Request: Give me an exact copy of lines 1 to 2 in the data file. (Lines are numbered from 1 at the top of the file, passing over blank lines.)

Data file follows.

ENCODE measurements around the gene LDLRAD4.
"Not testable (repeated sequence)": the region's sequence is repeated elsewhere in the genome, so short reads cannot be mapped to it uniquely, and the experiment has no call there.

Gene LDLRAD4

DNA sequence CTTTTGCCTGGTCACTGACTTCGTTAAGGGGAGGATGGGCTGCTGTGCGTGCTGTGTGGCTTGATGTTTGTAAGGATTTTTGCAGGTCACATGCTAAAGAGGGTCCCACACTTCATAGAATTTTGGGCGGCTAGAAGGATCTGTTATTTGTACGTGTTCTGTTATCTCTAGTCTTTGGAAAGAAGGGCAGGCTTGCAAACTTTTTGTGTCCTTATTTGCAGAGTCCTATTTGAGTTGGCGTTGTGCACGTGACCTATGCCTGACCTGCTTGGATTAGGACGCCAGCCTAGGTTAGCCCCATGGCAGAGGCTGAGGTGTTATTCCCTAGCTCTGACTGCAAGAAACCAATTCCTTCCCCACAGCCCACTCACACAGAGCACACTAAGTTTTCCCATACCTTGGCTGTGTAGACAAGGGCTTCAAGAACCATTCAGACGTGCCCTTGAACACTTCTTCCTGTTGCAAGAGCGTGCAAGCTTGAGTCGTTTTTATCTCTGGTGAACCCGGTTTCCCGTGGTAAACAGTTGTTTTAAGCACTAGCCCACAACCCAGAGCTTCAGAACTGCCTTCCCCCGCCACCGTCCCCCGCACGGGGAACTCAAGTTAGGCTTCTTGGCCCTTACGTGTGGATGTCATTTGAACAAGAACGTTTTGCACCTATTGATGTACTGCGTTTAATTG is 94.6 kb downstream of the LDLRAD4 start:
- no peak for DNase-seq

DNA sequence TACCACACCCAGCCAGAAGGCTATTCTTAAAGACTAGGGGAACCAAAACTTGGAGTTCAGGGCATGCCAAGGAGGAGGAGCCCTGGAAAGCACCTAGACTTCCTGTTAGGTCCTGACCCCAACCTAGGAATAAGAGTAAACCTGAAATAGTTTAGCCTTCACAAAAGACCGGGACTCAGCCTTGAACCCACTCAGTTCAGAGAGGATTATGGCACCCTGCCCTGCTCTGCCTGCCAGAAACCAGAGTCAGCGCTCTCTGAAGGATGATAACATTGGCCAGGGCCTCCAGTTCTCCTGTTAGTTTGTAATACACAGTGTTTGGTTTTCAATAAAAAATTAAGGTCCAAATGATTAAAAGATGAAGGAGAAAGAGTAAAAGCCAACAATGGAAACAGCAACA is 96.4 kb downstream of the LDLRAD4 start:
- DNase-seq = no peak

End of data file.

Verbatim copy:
ENCODE measurements around the gene LDLRAD4.
"Not testable (repeated sequence)": the region's sequence is repeated elsewhere in the genome, so short reads cannot be mapped to it uniquely, and the experiment has no call there.